Consider the case of two open economies that both export large quantities of soybeans and now confront a difficult situation as soybean prices crash. Country A, the country with an effective civil service, is likely to have an independent and credible central bank and a flexible exchange rate that allows it to adjust to changing circumstances. Probably, it has a tradition of counter-cyclical fiscal policies that involve saving in good times so that money can be injected into the economy in bad times as well as access to credit on international markets. And it is likely to have labor market flexibility ―with fewer restrictions and costs in hiring workers― that allow it to more easily move people from underperforming to more promising sectors of the economy. All these elements will give Country A an ability to compensate at least in part to the negative .

Country, B, by contrast, is limited in what it can do. It’s ever changing and poorly-trained bureaucracy has left it ill-prepared to handle highly complex matters or develop long-term economic policies. This may be expressed in a fixed exchange rate, a tradition of pro-cyclical fiscal policies, limited access to international financial markets, and a more rigid employment structure. Its bureaucrats may have tried to protect the economy even before the shock by isolating sectors vulnerable to trade with an expansion of the public sector. But if they didn’t, they may confront the downturn by boosting spending with little room to maneuver. These are poor options. They come down to expanding government size and other less efficient responses in an effort to reduce the exposure of the economy.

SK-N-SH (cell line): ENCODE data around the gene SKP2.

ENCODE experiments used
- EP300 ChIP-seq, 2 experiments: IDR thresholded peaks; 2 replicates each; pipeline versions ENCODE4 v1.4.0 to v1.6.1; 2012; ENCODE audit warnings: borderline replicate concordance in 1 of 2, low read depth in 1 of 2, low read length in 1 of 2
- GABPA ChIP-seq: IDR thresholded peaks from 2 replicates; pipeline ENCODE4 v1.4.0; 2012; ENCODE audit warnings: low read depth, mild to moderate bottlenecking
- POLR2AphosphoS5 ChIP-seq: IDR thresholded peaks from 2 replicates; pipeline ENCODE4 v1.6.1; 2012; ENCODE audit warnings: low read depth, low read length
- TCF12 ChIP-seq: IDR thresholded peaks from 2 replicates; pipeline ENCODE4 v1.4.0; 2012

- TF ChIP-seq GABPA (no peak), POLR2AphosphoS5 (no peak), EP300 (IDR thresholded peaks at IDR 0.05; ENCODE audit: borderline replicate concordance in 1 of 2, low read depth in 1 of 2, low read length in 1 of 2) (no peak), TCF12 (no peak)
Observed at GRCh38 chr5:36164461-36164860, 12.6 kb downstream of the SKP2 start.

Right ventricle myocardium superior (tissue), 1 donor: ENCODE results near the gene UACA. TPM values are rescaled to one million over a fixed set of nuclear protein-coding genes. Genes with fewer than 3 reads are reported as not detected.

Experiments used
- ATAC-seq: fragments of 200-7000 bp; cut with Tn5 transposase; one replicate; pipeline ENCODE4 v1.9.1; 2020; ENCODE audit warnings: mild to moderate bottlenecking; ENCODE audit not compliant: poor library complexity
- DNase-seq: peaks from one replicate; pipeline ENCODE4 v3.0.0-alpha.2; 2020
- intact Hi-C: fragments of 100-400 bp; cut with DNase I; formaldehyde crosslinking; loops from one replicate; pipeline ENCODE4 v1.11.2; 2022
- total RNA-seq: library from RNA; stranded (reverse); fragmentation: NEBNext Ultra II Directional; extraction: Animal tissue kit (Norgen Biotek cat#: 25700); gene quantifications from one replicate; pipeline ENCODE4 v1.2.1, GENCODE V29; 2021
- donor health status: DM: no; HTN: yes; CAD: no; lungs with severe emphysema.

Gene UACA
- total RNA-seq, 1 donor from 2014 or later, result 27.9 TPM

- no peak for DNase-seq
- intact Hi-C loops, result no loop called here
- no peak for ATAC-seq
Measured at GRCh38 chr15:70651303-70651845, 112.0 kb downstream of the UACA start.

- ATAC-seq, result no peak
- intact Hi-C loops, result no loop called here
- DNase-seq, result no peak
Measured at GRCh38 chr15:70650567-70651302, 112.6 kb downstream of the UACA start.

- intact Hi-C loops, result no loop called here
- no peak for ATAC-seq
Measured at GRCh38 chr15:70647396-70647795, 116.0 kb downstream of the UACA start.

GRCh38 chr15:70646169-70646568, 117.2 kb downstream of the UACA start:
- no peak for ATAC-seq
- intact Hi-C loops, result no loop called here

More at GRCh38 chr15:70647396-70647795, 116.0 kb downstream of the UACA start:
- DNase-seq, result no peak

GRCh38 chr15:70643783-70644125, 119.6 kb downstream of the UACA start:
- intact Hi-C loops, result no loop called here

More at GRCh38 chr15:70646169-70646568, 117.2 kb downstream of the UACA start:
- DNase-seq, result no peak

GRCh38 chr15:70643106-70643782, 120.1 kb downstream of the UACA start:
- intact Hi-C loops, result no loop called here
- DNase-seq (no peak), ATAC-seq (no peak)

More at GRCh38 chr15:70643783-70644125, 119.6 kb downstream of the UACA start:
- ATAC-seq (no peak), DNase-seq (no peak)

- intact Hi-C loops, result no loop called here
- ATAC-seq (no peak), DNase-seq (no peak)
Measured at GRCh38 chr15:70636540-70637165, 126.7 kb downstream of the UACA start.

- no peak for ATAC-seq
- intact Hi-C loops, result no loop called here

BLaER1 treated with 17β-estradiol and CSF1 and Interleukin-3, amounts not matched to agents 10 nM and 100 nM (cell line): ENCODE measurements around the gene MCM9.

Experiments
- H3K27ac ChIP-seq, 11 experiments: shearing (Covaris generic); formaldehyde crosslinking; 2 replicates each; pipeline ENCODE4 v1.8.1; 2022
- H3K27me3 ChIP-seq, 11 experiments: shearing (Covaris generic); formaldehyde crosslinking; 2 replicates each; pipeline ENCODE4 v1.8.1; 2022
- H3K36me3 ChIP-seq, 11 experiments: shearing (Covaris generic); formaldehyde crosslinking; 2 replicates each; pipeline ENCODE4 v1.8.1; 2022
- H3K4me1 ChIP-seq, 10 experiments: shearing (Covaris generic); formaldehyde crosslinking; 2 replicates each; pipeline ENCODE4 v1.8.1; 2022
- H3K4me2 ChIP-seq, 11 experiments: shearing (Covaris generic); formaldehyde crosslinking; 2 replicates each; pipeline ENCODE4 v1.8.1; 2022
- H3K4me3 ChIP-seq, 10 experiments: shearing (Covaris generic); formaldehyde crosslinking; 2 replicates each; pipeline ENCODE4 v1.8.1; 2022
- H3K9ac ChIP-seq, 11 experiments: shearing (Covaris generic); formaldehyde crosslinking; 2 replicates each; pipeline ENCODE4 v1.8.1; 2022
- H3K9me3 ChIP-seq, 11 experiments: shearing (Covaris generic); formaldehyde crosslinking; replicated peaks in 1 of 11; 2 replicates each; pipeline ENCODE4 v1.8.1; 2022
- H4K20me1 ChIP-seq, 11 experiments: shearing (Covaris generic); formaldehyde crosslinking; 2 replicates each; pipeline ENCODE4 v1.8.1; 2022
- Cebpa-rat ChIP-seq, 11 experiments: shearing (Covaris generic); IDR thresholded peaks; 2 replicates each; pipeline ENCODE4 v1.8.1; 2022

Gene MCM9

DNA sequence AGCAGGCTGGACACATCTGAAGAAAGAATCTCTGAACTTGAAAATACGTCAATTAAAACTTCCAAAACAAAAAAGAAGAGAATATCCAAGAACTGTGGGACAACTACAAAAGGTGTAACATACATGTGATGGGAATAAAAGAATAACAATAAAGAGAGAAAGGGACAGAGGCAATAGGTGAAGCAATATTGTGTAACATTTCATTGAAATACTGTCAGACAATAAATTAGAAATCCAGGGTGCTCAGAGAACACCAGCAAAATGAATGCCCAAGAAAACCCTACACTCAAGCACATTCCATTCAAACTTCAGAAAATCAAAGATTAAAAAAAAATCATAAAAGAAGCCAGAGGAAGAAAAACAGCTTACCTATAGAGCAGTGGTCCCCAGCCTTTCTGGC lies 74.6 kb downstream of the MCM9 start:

Solutions lie not in new laws to reform the civil service. Copying supposedly ideal laws and regulations from other countries makes little sense in contexts in which political actors have the incentives to ignore them. They lie instead in strengthening institutions (congress, political parties, the judiciary, and the civil service) and working to increase their capacity and transparency. In the case of the civil service, this may require protecting bureaucrats from the influence of election cycles, political meddling, and patronage and forging an understanding among key actors that capable and enduring civil servants make for better policy formulation and implementation.


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The Author

Carlos Scartascini

Carlos Scartascini

Carlos Scartascini is Leader of the IDB Behavioral Economics Group and Principal Technical Leader at the Research Department of the Inter-American Development Bank. He is currently focused on expanding the use of behavioral economics at the IDB and leading many field experiments with governments in Latin America and the Caribbean. His current research focuses on the role of messages and methods of communication to affect behavior and demand for public policy. In addition to Behavioral Economics, his areas of expertise include Political Economy and Public Finance. He has published seven books and more than 35 articles in edited volumes and specialized journals. He is Associate Editor of the academic journal Economía. A native of Argentina, Carlos holds a Ph.D. and a M.A. in Economics from George Mason University.